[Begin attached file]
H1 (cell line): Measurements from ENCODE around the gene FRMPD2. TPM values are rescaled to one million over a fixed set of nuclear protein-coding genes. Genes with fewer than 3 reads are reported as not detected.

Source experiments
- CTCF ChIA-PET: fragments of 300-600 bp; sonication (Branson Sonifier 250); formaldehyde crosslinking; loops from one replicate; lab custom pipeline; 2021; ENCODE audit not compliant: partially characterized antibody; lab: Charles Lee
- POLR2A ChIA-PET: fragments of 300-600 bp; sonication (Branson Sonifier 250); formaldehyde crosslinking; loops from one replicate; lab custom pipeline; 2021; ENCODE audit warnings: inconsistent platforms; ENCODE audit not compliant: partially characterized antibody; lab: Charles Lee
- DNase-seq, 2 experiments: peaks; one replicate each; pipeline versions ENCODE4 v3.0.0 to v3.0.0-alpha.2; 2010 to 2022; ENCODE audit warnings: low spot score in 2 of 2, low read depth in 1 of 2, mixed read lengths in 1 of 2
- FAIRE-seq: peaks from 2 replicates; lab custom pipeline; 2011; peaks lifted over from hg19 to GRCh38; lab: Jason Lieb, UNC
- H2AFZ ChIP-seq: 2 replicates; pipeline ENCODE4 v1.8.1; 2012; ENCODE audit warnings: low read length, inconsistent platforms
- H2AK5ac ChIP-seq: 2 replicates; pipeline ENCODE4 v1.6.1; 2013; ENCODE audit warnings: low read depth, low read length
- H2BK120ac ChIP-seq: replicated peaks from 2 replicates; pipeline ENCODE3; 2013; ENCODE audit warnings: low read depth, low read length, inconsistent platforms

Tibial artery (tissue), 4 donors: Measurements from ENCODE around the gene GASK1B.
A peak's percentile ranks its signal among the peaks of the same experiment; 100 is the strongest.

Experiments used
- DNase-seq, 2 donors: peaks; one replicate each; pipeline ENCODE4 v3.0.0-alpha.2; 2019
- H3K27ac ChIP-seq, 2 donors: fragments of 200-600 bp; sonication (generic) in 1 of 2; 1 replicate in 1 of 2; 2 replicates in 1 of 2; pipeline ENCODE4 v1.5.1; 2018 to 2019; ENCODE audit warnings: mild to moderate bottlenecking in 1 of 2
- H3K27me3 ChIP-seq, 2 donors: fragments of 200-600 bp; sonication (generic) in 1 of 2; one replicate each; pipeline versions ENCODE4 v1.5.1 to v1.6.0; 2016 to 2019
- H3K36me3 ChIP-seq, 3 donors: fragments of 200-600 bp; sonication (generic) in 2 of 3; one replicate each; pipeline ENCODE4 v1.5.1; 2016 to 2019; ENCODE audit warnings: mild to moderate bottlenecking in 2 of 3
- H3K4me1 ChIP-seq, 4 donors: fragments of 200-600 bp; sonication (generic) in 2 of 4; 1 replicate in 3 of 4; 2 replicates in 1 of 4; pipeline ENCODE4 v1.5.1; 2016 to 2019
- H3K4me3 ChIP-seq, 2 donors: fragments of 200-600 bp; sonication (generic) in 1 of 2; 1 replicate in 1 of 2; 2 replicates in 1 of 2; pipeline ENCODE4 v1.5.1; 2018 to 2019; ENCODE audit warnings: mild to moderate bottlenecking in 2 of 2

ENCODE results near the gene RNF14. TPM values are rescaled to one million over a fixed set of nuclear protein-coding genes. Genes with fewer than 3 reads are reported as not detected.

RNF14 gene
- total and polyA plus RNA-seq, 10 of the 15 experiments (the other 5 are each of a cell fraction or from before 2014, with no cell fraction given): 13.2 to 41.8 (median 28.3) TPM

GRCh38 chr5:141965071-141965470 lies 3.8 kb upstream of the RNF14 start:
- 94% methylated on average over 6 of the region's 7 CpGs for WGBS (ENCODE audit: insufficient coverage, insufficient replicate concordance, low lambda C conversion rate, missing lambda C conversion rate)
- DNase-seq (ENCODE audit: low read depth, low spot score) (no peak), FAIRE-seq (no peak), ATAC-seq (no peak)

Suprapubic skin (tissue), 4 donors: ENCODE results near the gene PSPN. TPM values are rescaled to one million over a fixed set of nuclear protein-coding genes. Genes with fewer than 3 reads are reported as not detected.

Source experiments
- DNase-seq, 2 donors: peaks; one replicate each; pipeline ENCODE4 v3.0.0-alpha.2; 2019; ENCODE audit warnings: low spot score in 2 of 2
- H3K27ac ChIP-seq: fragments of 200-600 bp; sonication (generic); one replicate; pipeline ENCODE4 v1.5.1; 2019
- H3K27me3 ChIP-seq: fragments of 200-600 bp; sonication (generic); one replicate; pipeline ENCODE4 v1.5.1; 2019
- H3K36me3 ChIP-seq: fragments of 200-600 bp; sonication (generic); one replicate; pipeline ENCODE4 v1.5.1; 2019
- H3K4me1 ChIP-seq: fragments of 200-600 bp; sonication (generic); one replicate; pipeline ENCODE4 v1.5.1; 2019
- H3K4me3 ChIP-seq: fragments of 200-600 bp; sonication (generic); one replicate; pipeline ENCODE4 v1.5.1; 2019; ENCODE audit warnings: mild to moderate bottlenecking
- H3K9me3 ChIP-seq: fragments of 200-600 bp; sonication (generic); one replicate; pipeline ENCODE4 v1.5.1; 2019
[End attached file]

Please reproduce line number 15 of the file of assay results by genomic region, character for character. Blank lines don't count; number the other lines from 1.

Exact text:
- H3K27me3 ChIP-seq, 2 donors: fragments of 200-600 bp; sonication (generic) in 1 of 2; one replicate each; pipeline versions ENCODE4 v1.5.1 to v1.6.0; 2016 to 2019